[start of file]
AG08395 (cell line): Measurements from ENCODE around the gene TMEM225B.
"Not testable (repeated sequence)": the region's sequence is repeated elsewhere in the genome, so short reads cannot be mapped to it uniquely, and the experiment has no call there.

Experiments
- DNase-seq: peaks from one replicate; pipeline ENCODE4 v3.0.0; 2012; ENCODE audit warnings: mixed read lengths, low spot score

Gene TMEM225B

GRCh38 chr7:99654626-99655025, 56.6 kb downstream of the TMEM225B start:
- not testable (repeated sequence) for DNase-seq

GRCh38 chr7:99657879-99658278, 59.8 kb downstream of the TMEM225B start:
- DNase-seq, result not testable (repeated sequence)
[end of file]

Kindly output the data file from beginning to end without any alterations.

AG08395 (cell line): Measurements from ENCODE around the gene TMEM225B.
"Not testable (repeated sequence)": the region's sequence is repeated elsewhere in the genome, so short reads cannot be mapped to it uniquely, and the experiment has no call there.

Experiments
- DNase-seq: peaks from one replicate; pipeline ENCODE4 v3.0.0; 2012; ENCODE audit warnings: mixed read lengths, low spot score

Gene TMEM225B

GRCh38 chr7:99654626-99655025, 56.6 kb downstream of the TMEM225B start:
- not testable (repeated sequence) for DNase-seq

GRCh38 chr7:99657879-99658278, 59.8 kb downstream of the TMEM225B start:
- DNase-seq, result not testable (repeated sequence)